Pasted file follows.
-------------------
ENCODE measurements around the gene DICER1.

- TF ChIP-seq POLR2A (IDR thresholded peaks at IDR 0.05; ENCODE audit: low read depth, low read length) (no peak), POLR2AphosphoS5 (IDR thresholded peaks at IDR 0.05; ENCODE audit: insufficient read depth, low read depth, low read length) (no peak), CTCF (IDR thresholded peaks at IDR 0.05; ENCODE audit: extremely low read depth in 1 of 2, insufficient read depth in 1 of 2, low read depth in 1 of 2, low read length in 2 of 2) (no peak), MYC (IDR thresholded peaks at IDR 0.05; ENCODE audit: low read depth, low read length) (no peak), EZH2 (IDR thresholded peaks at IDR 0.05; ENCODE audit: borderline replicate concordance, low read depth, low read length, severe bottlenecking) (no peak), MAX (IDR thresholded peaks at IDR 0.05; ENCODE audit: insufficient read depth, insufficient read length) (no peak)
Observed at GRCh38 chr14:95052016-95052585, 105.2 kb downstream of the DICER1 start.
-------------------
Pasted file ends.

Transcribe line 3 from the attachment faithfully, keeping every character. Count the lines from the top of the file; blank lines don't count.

Observed at GRCh38 chr14:95052016-95052585, 105.2 kb downstream of the DICER1 start.